Survivalists can use Rubber Bands

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This is the 3rd installment of a 4-part series, regarding odd or often overlooked items that may be useful during a survival situation. So far, I’ve described how a wise survivalist can use a towel and wire hangers to make survival easier. This time we’ll explore how rubber bands can be useful after the SHTF.

Hold Stuff Together

Obviously, this is first on my list because rubber bands are commonly used to hold multiple objects together. They are great at keeping a bugout bag organized by holding rope/paracord and other small tools together. If you’re already at your bugout location (or are bugging-in), rubber bands help to keep tools, cords, and wires organized.

In addition to keeping my BOB organized, I use them to attach associated items to equipment kept in storage. For example, a sealed pack of batteries can be attached to a flashlight.

Close Packaging

Rubber bands are great for “closing” bagged food for later consumption. The bag isn’t sealed, so remember to eat the leftovers before they become stale or infested with pests.

Keep Containers Closed

I know it’d piss me off if I opened a bag and discovered all my small containerized items are scattered at the bottom of the pack, because a clam-shell container was jostled open during a hike. So, as an extra precaution, I wrap rubber bands around those containers with non-screwable lids to keep them closed. 

Grip Enhancer

You’ll be out in the elements most of the time after the SHTF. Wet tools can be slippery and hard to grip. To improve the grip of an object like hand tools, wrap 3-4 rubber bands around the handle. This trick works with both thick and thin bands.

You may find yourself in a situation where you’re alone and can’t ask someone to open a stuck bottle lid. Use a thick rubber band to help you get a better grip and open the bottle[1].

Seal Clothing

After the SHTF, you’ll have to travel through some rough terrain, and will definitely encounter small critters. Bugs and small reptiles live in the woods, along creeks, and even in abandoned neighborhood yards. Use thick rubber bands to make pant legs and shirt sleeves closed tightly around your extremities and keep critters out of your clothes.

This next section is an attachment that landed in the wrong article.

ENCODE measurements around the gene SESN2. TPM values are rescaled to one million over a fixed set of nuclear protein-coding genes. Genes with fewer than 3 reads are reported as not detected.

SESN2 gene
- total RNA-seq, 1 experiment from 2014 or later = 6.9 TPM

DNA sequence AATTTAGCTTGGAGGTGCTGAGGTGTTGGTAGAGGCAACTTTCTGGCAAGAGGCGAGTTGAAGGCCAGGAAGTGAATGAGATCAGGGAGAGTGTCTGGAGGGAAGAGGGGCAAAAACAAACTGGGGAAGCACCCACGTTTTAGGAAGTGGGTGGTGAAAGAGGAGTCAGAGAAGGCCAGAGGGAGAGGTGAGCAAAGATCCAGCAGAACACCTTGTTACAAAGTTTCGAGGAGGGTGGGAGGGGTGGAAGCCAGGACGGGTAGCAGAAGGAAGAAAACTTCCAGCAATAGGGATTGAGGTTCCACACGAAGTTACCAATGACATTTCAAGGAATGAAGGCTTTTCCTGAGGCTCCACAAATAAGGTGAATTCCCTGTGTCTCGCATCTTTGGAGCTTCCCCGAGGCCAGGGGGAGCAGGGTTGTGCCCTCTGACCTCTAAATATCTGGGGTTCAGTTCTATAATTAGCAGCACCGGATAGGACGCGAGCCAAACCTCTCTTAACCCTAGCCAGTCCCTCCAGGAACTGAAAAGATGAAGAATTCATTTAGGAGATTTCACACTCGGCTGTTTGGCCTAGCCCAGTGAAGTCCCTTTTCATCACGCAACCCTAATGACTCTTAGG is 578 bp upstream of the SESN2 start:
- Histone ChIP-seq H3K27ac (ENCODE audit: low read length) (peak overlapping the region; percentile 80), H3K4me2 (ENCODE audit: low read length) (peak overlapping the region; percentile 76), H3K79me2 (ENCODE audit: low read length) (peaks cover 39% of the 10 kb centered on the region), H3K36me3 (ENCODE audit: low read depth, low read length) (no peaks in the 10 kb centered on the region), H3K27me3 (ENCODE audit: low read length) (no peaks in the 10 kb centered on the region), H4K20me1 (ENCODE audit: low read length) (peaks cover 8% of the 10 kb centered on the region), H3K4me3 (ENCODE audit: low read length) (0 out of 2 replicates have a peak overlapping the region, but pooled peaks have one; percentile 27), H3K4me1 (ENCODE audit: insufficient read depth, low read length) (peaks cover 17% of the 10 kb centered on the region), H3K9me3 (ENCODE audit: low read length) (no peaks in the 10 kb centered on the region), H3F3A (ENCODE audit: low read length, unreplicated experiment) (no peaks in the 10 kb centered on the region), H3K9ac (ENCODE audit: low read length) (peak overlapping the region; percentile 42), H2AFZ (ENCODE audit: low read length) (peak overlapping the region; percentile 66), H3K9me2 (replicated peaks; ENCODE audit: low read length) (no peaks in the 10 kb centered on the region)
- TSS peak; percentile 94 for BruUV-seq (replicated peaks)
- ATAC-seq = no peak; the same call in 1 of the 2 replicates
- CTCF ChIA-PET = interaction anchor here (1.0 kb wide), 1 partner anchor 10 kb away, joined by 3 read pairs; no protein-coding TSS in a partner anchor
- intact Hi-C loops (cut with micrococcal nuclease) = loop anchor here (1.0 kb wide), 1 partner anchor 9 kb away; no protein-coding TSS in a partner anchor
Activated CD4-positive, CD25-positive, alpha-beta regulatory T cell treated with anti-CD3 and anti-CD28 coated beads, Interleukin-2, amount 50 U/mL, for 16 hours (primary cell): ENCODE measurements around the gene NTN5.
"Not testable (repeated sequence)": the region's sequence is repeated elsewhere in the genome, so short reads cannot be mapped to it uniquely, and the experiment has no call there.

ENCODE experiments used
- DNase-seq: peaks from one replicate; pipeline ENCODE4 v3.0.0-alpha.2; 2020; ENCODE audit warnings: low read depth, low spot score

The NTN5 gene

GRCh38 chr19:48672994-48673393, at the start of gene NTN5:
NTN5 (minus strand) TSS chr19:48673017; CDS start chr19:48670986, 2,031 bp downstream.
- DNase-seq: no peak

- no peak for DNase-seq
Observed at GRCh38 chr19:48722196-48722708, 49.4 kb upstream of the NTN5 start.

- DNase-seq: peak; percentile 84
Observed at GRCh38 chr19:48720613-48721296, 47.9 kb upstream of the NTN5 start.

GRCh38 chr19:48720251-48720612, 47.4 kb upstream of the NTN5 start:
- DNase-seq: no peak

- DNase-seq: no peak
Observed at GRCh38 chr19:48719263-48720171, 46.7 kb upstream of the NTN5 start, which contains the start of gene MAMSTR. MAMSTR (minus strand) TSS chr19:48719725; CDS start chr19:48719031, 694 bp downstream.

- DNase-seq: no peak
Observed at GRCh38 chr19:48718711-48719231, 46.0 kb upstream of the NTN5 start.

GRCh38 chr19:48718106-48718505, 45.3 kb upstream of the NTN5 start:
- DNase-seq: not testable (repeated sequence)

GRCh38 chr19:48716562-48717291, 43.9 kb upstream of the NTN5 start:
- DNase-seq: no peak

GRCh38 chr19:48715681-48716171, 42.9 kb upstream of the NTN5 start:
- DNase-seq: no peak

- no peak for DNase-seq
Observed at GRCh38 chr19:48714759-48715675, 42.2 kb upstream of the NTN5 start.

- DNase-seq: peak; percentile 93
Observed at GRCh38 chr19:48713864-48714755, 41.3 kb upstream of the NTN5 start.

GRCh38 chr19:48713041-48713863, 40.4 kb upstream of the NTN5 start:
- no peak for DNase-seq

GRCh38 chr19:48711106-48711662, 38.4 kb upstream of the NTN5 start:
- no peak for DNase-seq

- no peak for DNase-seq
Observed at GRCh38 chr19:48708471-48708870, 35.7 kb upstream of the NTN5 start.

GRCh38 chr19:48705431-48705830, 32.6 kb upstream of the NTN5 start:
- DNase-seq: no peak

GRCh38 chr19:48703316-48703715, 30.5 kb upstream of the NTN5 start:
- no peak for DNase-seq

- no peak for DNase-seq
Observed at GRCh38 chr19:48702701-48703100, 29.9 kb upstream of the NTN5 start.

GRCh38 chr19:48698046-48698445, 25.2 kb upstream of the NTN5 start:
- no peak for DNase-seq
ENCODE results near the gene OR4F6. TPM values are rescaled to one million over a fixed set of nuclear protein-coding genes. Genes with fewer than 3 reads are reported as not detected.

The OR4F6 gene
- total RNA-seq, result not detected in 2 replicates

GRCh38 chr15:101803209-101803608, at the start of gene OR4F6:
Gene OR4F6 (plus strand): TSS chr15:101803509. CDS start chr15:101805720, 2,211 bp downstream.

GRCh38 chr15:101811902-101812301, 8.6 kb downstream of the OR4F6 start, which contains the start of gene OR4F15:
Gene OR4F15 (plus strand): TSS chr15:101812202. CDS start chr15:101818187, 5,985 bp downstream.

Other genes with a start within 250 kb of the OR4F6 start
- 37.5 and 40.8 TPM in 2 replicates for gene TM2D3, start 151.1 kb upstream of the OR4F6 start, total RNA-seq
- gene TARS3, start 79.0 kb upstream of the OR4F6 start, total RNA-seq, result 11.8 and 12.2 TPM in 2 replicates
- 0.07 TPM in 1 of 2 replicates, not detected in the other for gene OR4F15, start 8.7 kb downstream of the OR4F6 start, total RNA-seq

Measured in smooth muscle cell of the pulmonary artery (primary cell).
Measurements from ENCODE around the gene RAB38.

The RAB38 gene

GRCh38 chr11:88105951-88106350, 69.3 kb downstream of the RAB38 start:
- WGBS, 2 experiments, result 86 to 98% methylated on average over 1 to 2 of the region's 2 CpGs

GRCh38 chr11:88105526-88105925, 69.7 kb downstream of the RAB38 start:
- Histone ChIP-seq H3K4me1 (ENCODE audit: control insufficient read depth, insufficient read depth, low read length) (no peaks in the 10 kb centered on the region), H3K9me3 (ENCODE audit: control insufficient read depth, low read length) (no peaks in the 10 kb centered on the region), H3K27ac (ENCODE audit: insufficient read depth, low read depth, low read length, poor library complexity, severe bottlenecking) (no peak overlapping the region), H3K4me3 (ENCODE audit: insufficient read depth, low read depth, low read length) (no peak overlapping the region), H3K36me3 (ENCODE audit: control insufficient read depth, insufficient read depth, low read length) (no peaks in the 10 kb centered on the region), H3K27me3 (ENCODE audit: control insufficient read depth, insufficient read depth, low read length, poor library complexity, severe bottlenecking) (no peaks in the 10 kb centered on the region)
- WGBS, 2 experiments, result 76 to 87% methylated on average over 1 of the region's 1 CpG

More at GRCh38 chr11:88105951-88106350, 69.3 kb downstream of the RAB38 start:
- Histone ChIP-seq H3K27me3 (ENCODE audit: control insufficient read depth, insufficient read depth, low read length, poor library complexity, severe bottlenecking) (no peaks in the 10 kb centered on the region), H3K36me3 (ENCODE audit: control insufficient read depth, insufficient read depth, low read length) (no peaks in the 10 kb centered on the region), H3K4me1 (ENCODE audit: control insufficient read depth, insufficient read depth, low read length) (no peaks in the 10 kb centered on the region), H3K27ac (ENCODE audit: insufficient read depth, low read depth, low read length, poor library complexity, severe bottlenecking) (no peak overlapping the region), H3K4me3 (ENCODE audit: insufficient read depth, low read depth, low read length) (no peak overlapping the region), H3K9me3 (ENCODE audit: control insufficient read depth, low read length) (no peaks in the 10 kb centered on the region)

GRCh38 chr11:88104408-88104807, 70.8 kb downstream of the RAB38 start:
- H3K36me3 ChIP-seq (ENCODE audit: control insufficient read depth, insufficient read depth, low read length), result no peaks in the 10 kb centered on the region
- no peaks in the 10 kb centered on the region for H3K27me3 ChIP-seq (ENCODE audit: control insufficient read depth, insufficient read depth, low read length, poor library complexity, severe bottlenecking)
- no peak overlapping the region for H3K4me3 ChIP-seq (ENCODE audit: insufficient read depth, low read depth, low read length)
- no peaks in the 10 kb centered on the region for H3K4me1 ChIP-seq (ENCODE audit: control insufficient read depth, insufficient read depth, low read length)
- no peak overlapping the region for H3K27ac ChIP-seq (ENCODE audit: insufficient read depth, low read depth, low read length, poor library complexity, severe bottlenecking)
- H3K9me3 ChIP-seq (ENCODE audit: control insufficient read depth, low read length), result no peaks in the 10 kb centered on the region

Accessory Holder/Concealer

Need light, but don’t want to give up a hand? Use some rubber bands to attach a flashlight to your arm while working. Small, regularly used, tools can be carried using the same method and will be within arm’s reach when you need them.

Similarly, you can use rubber bands to conceal small objects under clothing. This is a good way to hide valuables while traveling, or to smuggle something into a community. If trying to hide an unsheathe-able knife under a sleeve or pant leg, I’d use at least 2 rubber bands (spaced apart) for extra stability. Otherwise, there’s an elevated risk the concealed weapon could stab you.  

Light Strap

A light can be attached to a gun or riffle using a few rubber bands. It’s a great way to keep the hands of patrolling security officers free and ready to defend your camp. However, there are a few problems associated with this make-shift gun light:

  • Recoil – The rubber bands may not be able to keep a homemade gun-light in place after the weapon has discharged. This is especially true for handguns, which have moving parts along the barrel of the gun. Recoil may not be a problem for long-barreled guns, but riffles pose another complication… heat.
  • Heat – Heat is produced when a weapon is “fired” (obviously). Multiple shots will cause the barrel of the gun and surrounding parts to become hot, which will melt the rubber band, and probably the flashlight too.
  • Exposure – Using a light in the dark will expose your position to potential enemies. This is likely an unavoidable hazard survivalists will encounter. After all, most of us aren’t able to spend thousands of dollars on real night vision goggles.


These are ways a wise survivalist can use rubber bands when the SHTF. As I’ve mentioned in prior articles in this series, remain openminded and consider how other common household items (or trash) may be used to make life easier in a survival situation.

I have one more article about reusing common items when the SHTF, and will publish that in a week or so.

[1] Over-tight Bottle Lids: My great-grandma taught me a couple tricks to open containers with metallic lids. This is great if you don’t have a rubber band, or in my case, are 6 to 8-years-old and don’t have hand strength yet. The problem probably isn’t a lid that’s too tightly twisted on, it’s more likely to be corrosion or the vacuum within the container. Tap or pry a side of the lid to weaken the vacuum seal and open the container

  • Tapping – Gently tap the sides of the lid on a hard surface. This will shake loose any rust, and the targeted vibrations allow some air to enter the container. There’s a slight risk the container will break using this technique.
  • Prying – Stick a spoon or knife into the side of a stuck lid to pry a side of the lid away from the container. This breaks the rubber/latex seal inside the lid, allowing air into the container. The lid should come off easily after you hear the lid pop. A draw back to doing this to the lid is that it probably won’t be resealable if you want to try canning in the future.

One thought on “Survivalists can use Rubber Bands

  1. Pingback: Overlooked Survival Items – Edwords wOrcs

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